Single tick bite can pack double pathogen punch

This is a female adult blacklegged tick on a hand. Credit: Kelly Oggenfuss

People who get bitten by a blacklegged tick have a higher-than-expected chance of being exposed to more than one pathogen at the same time.

The new research, published online today in the journal PLOS ONE, was conducted by scientists at Bard College, Sarah Lawrence College, and the Cary Institute of Ecosystem Studies.

"We found that ticks are almost twice as likely to be infected with two —the bacterium that causes Lyme disease and the protozoan that causes babesiosis—than we would have expected," said Felicia Keesing, a professor of biology at Bard College, Adjunct Scientist at the Cary Institute, and co-author of the paper. "That means and the public need to be particularly alert to the possibility of multiple infections coming from the same tick bite."

Almost 30 percent of the ticks were infected with the agent of Lyme disease. One-third of these were also infected with at least one other pathogen. The agents of Lyme disease and babesiosis were found together in 7 percent of ticks.

The researchers collected thousands of from over 150 sites in Dutchess County, New York, an area with high incidence of tick-borne illnesses. They also collected ticks that had fed on different kinds of wildlife, including birds, rodents, opossums, and raccoons. Ticks acquire pathogens from feeding on infected hosts. DNA from each tick was extracted and tested for the presence of several pathogens.

This is a blacklegged tick under a microscope in the Ostfeld Lab. Credit: Ostfeld Lab

"Mice and chipmunks are critical reservoirs for these two pathogens, so ticks that have fed on these animals are much more likely to be co-infected," said Michelle Hersh, an assistant professor of biology at Sarah Lawrence College, past postdoctoral researcher at the Cary Institute, and lead author of the study.

"Mice and other small mammals are often particularly abundant in habitats that have been fragmented or degraded by human activity," said Richard Ostfeld of the Cary Institute of Ecosystem Studies. "That means these patterns of co-infection might get worse through time as humans continue to impact forest ecosystems."

The researchers also considered another emerging pathogen, Anaplasma phagocytophilum, the bacterium that causes anaplasmosis in humans. Fortunately, ticks were not more likely than expected to be co-infected with Anaplasma and the Lyme disease bacterium.

The researchers determined the proportion of infected with each pathogen individually, then calculated the rates of co-infection expected by chance alone. Not only was co-infection with the agents of Lyme disease and babesiosis greater than expected, but rates of triple infection with the agents of Lyme, babesiosis, and anaplasmosis were about twice as likely as expected. "People in tick-infested parts of the United States such as the Northeast, Mid-Atlantic, and Upper Midwest, are vulnerable to being exposed to two or three diseases from a single tick bite," said Keesing. "And, of course, that risk increases when they're bitten by more than one tick."

More information: dx.plos.org/10.1371/journal.pone.0099348

add to favorites email to friend print save as pdf

Related Stories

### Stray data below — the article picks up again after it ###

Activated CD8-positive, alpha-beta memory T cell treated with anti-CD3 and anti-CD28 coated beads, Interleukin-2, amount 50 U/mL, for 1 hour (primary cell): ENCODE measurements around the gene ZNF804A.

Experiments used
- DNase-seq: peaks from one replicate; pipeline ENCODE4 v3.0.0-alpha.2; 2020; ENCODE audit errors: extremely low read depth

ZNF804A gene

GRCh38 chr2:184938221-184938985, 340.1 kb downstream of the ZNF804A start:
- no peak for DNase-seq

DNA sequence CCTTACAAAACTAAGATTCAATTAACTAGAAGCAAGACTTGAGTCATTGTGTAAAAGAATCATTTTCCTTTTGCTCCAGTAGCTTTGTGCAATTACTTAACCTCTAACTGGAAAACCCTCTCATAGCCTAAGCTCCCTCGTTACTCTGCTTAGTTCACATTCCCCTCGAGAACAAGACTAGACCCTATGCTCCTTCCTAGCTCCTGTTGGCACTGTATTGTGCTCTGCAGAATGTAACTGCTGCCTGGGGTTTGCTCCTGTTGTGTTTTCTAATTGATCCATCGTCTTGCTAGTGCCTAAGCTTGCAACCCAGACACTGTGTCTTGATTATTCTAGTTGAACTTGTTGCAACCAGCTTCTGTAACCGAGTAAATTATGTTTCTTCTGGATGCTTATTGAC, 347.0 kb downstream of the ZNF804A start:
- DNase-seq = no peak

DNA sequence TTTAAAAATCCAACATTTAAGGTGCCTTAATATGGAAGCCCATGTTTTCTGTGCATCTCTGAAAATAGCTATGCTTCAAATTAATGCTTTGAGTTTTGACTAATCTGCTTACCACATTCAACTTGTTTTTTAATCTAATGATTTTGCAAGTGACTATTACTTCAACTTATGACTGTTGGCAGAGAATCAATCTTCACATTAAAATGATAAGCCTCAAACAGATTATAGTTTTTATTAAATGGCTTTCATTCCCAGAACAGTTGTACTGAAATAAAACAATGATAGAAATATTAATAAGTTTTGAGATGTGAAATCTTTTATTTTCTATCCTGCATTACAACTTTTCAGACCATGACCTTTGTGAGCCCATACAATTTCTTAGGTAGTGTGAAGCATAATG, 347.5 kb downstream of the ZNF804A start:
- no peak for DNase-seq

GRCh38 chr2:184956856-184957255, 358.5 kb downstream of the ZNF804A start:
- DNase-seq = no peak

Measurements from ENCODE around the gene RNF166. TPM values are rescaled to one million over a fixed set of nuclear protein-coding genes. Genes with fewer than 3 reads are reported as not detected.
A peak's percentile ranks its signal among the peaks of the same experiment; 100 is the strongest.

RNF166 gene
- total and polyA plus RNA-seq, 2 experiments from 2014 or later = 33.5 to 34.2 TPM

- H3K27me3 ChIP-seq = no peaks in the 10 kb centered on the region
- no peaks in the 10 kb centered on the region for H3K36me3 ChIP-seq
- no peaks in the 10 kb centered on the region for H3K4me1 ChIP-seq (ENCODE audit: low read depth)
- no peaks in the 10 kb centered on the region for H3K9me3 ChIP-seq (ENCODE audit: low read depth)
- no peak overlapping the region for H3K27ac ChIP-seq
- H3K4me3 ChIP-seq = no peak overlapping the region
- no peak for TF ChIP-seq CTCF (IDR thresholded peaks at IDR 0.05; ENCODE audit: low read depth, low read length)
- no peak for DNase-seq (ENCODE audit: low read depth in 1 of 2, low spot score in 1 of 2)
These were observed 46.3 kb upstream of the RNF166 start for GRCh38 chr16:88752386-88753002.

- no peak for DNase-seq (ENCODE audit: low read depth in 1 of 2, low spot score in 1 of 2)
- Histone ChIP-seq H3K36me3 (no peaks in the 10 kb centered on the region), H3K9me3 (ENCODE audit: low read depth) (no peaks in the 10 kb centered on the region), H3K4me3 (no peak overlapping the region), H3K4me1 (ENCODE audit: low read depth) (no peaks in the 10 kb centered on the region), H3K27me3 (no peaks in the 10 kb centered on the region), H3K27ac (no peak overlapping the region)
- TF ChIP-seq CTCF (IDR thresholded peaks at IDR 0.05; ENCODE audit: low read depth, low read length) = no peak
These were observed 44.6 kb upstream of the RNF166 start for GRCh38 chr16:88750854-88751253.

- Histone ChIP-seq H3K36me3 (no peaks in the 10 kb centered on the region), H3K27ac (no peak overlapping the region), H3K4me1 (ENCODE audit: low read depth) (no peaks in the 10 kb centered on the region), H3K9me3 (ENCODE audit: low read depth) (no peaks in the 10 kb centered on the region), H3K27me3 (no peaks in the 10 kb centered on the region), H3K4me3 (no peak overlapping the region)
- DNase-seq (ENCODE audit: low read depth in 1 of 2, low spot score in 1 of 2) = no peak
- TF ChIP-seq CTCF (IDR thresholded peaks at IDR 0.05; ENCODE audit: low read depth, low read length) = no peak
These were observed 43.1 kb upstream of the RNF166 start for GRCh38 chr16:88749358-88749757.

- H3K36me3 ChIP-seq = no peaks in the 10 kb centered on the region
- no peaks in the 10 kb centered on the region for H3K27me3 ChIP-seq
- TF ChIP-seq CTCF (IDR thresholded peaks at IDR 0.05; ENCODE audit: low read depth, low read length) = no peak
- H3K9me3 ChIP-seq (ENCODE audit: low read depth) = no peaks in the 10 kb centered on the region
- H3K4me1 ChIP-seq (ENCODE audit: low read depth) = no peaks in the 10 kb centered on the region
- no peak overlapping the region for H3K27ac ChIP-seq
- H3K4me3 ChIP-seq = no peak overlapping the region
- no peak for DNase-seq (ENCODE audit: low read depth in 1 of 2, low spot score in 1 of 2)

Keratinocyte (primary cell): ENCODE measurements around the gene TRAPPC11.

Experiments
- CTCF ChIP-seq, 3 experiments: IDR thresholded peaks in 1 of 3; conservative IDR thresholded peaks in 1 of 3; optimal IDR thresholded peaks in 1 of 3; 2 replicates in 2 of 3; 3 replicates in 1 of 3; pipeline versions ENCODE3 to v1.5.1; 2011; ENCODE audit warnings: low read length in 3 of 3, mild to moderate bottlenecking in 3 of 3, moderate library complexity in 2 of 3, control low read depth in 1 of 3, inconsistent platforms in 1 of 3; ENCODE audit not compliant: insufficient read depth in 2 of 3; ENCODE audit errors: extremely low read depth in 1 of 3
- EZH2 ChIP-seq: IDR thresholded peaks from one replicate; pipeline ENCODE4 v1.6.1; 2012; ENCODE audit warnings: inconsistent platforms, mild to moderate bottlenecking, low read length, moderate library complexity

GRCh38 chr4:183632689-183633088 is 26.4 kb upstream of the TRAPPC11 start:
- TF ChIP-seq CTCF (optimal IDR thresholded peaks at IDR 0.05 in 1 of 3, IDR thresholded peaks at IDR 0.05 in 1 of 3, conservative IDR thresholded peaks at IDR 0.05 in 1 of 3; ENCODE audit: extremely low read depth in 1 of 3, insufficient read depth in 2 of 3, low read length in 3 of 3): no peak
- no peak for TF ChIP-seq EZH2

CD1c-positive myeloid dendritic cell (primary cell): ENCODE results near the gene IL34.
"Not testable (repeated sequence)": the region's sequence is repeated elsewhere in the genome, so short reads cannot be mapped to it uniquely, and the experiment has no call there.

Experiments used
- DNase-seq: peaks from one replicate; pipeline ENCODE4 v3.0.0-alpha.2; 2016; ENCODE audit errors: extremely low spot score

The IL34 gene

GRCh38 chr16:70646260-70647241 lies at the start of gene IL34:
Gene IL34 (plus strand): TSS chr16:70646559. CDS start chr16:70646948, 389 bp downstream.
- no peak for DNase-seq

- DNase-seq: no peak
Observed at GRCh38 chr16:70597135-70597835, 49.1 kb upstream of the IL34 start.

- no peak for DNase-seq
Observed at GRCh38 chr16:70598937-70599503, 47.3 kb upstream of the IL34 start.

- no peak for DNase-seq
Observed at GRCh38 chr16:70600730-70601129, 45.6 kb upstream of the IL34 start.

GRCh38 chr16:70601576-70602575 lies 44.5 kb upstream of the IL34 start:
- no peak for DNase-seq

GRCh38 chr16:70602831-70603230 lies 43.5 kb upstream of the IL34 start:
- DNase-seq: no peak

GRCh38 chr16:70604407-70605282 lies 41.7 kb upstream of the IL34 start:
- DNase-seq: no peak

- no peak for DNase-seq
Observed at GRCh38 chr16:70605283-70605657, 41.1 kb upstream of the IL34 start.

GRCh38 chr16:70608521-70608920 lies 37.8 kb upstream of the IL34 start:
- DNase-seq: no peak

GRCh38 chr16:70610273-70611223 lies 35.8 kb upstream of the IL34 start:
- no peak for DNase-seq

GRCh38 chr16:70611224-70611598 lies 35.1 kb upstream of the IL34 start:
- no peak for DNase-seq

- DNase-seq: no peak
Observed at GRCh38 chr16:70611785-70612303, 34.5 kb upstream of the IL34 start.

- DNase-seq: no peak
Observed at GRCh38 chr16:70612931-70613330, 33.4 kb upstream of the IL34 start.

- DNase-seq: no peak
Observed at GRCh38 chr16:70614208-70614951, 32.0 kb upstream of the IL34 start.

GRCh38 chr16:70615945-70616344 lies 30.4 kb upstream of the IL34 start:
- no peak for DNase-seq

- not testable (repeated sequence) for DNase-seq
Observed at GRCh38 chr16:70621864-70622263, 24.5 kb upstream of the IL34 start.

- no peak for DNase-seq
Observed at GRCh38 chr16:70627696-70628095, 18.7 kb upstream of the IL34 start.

Researchers identify extent of new tick-borne infection

May 09, 2014

(Medical Xpress)—The frequency of a new tick-borne infection that shares many similarities with Lyme disease, and a description of the antibody test used to test individuals for evidence of the infection, ...

Surprising study results: More cattle means less Lyme disease

Apr 16, 2012

(Phys.org) -- The abundance of cattle is the primary influence on the prevalence of two tick-borne pathogens, according to a paper in the April Applied and Environmental Microbiology. One of these, Anaplasma phagocytophilum, causes ...

Recommended for you

Liberia holds Senate vote amid Ebola fears

2 hours ago

Health workers manned polling stations across Liberia on Saturday as voters cast their ballots in a twice-delayed Senate vote that has been criticized for its potential to spread the deadly Ebola disease.

Evidence-based recs issued for systemic care in psoriasis

22 hours ago

(HealthDay)—For appropriately selected patients with psoriasis, combining biologics with other systemic treatments, including phototherapy, oral medications, or other biologic, may result in greater efficacy ...

Bacteria in caramel apples kills at least four in US

22 hours ago

A listeria outbreak believed to originate from commercially packaged caramel apples has killed at least four people in the United States and sickened 28 people since November, officials said Friday.

Steroid-based treatment may answer needs of pediatric EoE patients

23 hours ago

A new formulation of oral budesonide suspension, a steroid-based treatment, is safe and effective in treating pediatric patients with eosinophilic esophagitis (EoE), according to a new study in Clinical Gastroenterology and Hepatology, the official clinical practice journal ...

Discovery of genes that predispose a severe form of COPD

Dec 19, 2014

A study by Ramcés Falfán-Valencia, researcher at the National Institute of Respiratory Diseases (INER), found that the mestizo Mexican population has a number of variations in certain genes that predispose ...

User comments

Please sign in to add a comment. Registration is free, and takes less than a minute. Read more

Click here to reset your password.
Sign in to get notified via email when new comments are made.